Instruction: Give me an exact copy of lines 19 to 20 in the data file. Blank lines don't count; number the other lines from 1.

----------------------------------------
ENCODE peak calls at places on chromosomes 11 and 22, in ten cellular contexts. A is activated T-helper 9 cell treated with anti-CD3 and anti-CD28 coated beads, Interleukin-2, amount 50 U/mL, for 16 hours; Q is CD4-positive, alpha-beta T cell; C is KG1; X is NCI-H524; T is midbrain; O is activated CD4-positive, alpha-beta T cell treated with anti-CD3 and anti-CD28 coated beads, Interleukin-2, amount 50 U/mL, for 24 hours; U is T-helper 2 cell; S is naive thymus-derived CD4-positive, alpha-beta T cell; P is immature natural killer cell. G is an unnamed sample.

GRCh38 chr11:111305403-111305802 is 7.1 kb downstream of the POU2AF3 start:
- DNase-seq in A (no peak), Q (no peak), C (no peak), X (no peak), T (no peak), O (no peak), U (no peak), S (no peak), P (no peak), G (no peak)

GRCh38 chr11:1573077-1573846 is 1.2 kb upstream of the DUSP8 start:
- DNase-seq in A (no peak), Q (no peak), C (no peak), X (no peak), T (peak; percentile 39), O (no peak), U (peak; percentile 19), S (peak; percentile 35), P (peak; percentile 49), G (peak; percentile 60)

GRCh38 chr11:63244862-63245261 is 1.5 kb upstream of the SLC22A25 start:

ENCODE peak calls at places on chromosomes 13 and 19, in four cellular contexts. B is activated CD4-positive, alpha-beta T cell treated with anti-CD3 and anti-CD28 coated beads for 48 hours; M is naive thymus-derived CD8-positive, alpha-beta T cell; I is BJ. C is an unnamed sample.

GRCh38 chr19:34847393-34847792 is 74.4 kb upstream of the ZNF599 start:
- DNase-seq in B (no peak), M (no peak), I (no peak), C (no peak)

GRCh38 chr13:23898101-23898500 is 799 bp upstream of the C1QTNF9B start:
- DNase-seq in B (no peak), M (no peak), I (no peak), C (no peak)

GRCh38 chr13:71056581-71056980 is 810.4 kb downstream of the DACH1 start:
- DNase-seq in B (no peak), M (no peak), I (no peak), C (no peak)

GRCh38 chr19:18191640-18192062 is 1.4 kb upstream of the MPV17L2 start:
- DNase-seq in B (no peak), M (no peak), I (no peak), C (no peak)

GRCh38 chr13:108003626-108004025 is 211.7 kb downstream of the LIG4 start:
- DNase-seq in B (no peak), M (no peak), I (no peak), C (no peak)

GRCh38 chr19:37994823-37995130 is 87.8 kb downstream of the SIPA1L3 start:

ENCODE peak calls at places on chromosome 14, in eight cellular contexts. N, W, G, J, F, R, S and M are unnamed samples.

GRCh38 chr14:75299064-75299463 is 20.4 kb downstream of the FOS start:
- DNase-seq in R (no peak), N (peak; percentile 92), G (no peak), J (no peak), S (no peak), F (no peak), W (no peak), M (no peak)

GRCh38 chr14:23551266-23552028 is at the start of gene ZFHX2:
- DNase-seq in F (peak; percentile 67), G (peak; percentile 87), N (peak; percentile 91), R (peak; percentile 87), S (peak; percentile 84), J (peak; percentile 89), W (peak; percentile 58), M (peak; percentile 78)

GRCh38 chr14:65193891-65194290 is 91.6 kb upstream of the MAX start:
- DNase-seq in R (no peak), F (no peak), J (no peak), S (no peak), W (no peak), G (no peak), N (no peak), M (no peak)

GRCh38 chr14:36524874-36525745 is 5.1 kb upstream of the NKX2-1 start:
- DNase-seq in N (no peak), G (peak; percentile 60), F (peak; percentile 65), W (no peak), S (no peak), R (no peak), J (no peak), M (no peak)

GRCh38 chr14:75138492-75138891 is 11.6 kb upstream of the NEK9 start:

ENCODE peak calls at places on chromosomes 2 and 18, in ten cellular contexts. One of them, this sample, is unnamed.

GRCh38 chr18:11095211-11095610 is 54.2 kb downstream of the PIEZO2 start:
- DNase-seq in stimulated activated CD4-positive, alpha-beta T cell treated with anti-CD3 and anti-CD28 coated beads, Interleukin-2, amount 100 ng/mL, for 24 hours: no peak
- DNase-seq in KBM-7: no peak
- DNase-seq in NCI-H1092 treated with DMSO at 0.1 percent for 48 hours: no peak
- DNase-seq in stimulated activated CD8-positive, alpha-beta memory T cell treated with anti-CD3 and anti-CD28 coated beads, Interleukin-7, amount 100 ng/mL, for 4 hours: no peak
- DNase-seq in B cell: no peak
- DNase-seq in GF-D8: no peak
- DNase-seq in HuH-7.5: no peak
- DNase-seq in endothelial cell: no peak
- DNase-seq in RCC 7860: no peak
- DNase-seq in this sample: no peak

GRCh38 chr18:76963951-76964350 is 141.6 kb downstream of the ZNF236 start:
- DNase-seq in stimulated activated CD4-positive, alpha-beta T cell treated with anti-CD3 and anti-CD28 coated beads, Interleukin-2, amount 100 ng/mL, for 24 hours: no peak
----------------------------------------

ENCODE peak calls at places on chromosome 14, in eight cellular contexts. N, W, G, J, F, R, S and M are unnamed samples.

GRCh38 chr14:75299064-75299463 is 20.4 kb downstream of the FOS start: